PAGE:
AMA's long war of words against ICD-10
One of the more notable things about the Centers for Medicare & Medicaid Services' revisions to its ICD-10 policy on Monday is the fact that the suggestions come straight from the AMA. After all, there's been no love lost between the two organizations when it comes to that subject these past few years.
[See also: AMA: Freeze ICD-10 in carbonite!]
Putting its money where its mouth was, AMA's House of Delegates voted to "work vigorously" to make that happen.
Why? Because the ICD-10 switchover "will create significant burdens on the practice of medicine with no direct benefit to individual patients' care," said then AMA president Peter W. Carmel, MD. "At a time when we are working to get the best value possible for our health care dollar, this massive and expensive undertaking will add administrative expense and create unnecessary workflow disruptions.
"The timing could not be worse as many physicians are working to implement electronic health records into their practices," he added.
A couple years later, in June 2013, HIMSS Media's longtime ICD-10 Watcher Carl Natale covered another delegates meeting. And once again, their attitude toward those 68,000 new codes could be boiled down to two letters: N-O.
"Our AMA will immediately reiterate to the Centers for Medicare & Medicaid Services that the burdens imposed by ICD-10 will force many physicians in small practices out of business," the House of Delegates averred. "This communication will be sent to all in Congress and displayed prominently on our AMA website."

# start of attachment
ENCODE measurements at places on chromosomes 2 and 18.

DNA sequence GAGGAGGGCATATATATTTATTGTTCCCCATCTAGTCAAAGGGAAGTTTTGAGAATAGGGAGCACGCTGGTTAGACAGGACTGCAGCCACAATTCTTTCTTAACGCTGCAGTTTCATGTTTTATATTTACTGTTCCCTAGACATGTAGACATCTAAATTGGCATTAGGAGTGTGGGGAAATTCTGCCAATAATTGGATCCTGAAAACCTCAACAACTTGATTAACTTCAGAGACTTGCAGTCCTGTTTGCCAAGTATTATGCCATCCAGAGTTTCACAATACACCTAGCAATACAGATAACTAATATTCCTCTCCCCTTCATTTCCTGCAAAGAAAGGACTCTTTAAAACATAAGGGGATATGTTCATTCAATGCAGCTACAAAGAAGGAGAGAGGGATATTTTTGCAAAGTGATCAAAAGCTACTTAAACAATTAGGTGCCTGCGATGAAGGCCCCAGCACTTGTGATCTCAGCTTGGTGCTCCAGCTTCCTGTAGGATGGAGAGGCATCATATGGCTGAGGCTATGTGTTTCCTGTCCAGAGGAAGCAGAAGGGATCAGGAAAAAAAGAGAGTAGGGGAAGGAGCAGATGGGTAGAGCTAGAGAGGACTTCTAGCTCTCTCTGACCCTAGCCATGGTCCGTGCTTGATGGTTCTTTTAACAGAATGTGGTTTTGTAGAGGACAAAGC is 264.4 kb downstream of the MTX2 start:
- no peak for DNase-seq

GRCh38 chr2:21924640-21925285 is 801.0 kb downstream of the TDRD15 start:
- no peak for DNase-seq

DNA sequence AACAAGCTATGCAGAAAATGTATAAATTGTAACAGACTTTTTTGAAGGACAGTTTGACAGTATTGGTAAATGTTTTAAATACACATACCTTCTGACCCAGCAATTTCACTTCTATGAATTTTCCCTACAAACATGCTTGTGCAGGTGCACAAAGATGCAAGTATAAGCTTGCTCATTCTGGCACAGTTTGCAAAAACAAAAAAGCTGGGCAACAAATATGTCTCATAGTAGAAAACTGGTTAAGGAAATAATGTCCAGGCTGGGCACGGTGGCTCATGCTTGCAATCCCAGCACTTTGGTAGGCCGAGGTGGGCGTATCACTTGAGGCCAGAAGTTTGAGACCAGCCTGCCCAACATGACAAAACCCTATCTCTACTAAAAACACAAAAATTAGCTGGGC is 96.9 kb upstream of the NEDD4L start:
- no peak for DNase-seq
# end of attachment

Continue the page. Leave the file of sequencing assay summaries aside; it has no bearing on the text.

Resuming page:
Natale called it as he saw it: "It looks like they're recommending physicians cover their ears and scream, 'Nah nah nah nah nah nah nah nah nah nah.'"
In February 2014, as the original ICD-10 deadline was eight months away (this, of course just a couple months before Congress' surprise compliance date delay), AMA once again made its case: "ICD-10 is Financially Disastrous for Physicians":
"Many practicing physicians regard ICD-10 as a costly, unfunded mandate that will not improve patient care. Indeed, the cost to meet ICD-10 is much larger than originally estimated. ... The AMA strongly urges CMS to reconsider the ICD-10 mandate."
A few months later, in November of that year, AMA President Robert Wah, MD, unleashed what to this date (or to these ears, at least) is the ne plus ultra of creatively-phrased anti-ICD invective.
"Here’s an interesting fact: Each of the six Star Wars films has this line: 'I have a bad feeling about this," said Wah in a speech to AMA board members and delegates. "That’s a common reaction to ICD-10. If it was a droid, ICD-10 would serve Darth Vader."
And he added a sequel to the Star Wars-themed jibes: "For more than a decade, the AMA kept ICD-10 at bay – and we want to freeze it in carbonite!"
This spring, as the 2015 looked more and more certain to be a certainty, AMA President Steven Stack spoke with Healthcare Finance News Associate Editor Susan Morse. "ICD-10 is problematic, it requires a level of specificity and precision clinicians say we don’t think we’re going to be able to provide," he told her.
He also suggested that AMA was planning to keep up its efforts to get Capitol Hill to see things its way – even at this late date: "There’s an eternity between now and October in legislative parlance," said Stack.
Whether Monday's news will be satisfactory at last to AMA, remains to be seen. As recently as late June, the group was reiterating that its members "remain steadfast in our belief that the ICD-10 coding system offers no real advantages to physicians and our patients – and certainly no advantages to justify the time and expense the entire health care system has invested in this transition.
"Even if ICD-10 were 'the best thing since sliced bread,'" officials argued, "its forced implementation would not be worth the extensive disruptions in patient care that surely will come without the grace period."